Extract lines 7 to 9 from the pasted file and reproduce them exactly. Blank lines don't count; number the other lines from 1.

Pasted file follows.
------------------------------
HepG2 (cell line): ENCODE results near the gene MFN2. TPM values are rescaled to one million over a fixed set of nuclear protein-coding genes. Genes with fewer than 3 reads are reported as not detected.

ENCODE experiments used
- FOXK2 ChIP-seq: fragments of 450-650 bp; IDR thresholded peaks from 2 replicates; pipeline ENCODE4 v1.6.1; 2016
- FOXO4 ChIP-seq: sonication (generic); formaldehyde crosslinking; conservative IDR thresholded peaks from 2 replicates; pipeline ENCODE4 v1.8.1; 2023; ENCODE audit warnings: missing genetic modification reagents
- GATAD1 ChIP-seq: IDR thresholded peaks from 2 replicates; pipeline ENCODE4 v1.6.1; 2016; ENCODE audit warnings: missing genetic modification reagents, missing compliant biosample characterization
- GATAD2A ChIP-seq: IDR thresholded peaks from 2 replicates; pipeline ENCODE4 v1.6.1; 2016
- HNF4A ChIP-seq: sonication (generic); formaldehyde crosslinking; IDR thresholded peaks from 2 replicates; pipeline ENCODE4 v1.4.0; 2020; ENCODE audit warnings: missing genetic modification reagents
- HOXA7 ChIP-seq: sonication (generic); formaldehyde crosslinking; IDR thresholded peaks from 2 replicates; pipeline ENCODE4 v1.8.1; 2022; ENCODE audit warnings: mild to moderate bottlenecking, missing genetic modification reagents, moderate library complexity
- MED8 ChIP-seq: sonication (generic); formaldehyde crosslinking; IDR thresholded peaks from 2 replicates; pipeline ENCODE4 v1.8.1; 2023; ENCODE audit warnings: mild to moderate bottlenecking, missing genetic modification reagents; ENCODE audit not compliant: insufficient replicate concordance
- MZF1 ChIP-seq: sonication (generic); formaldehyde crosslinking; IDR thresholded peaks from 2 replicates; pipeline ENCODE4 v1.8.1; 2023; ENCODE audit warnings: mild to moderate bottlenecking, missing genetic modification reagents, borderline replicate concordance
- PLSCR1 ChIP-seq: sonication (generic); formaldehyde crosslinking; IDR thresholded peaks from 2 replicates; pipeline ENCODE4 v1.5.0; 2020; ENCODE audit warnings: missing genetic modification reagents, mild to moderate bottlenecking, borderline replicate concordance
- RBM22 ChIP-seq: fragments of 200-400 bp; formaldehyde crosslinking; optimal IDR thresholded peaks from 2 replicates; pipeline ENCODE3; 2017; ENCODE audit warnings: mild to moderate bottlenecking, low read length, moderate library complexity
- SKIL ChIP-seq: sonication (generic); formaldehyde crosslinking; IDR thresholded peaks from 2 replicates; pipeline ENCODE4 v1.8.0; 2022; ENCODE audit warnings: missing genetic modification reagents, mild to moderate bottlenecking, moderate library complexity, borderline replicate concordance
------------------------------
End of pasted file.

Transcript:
- HNF4A ChIP-seq: sonication (generic); formaldehyde crosslinking; IDR thresholded peaks from 2 replicates; pipeline ENCODE4 v1.4.0; 2020; ENCODE audit warnings: missing genetic modification reagents
- HOXA7 ChIP-seq: sonication (generic); formaldehyde crosslinking; IDR thresholded peaks from 2 replicates; pipeline ENCODE4 v1.8.1; 2022; ENCODE audit warnings: mild to moderate bottlenecking, missing genetic modification reagents, moderate library complexity
- MED8 ChIP-seq: sonication (generic); formaldehyde crosslinking; IDR thresholded peaks from 2 replicates; pipeline ENCODE4 v1.8.1; 2023; ENCODE audit warnings: mild to moderate bottlenecking, missing genetic modification reagents; ENCODE audit not compliant: insufficient replicate concordance